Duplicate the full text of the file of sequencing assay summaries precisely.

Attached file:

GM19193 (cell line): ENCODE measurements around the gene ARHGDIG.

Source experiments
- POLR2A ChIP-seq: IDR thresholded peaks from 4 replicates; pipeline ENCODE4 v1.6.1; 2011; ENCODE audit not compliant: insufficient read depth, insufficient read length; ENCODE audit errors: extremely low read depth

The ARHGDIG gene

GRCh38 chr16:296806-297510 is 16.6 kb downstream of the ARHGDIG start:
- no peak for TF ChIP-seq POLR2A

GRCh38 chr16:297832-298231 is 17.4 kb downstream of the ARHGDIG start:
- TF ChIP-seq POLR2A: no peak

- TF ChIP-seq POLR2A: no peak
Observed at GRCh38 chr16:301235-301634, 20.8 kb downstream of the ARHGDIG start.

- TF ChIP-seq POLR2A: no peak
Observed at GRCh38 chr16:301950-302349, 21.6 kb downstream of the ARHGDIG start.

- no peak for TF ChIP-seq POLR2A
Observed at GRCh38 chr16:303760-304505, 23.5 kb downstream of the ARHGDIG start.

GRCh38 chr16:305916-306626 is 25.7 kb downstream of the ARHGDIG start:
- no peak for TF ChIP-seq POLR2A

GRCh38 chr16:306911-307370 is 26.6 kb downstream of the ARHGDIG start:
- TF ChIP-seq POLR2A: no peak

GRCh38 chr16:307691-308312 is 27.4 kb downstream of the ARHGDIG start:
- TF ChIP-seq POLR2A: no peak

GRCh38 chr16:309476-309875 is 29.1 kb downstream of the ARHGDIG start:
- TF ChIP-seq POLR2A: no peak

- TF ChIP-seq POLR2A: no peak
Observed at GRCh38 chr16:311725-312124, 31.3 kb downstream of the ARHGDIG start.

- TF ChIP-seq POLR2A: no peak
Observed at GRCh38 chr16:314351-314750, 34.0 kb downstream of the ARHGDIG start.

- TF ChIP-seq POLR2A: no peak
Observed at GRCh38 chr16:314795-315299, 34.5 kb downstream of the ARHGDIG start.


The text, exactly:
GM19193 (cell line): ENCODE measurements around the gene ARHGDIG.

Source experiments
- POLR2A ChIP-seq: IDR thresholded peaks from 4 replicates; pipeline ENCODE4 v1.6.1; 2011; ENCODE audit not compliant: insufficient read depth, insufficient read length; ENCODE audit errors: extremely low read depth

The ARHGDIG gene

GRCh38 chr16:296806-297510 is 16.6 kb downstream of the ARHGDIG start:
- no peak for TF ChIP-seq POLR2A

GRCh38 chr16:297832-298231 is 17.4 kb downstream of the ARHGDIG start:
- TF ChIP-seq POLR2A: no peak

- TF ChIP-seq POLR2A: no peak
Observed at GRCh38 chr16:301235-301634, 20.8 kb downstream of the ARHGDIG start.

- TF ChIP-seq POLR2A: no peak
Observed at GRCh38 chr16:301950-302349, 21.6 kb downstream of the ARHGDIG start.

- no peak for TF ChIP-seq POLR2A
Observed at GRCh38 chr16:303760-304505, 23.5 kb downstream of the ARHGDIG start.

GRCh38 chr16:305916-306626 is 25.7 kb downstream of the ARHGDIG start:
- no peak for TF ChIP-seq POLR2A

GRCh38 chr16:306911-307370 is 26.6 kb downstream of the ARHGDIG start:
- TF ChIP-seq POLR2A: no peak

GRCh38 chr16:307691-308312 is 27.4 kb downstream of the ARHGDIG start:
- TF ChIP-seq POLR2A: no peak

GRCh38 chr16:309476-309875 is 29.1 kb downstream of the ARHGDIG start:
- TF ChIP-seq POLR2A: no peak

- TF ChIP-seq POLR2A: no peak
Observed at GRCh38 chr16:311725-312124, 31.3 kb downstream of the ARHGDIG start.

- TF ChIP-seq POLR2A: no peak
Observed at GRCh38 chr16:314351-314750, 34.0 kb downstream of the ARHGDIG start.

- TF ChIP-seq POLR2A: no peak
Observed at GRCh38 chr16:314795-315299, 34.5 kb downstream of the ARHGDIG start.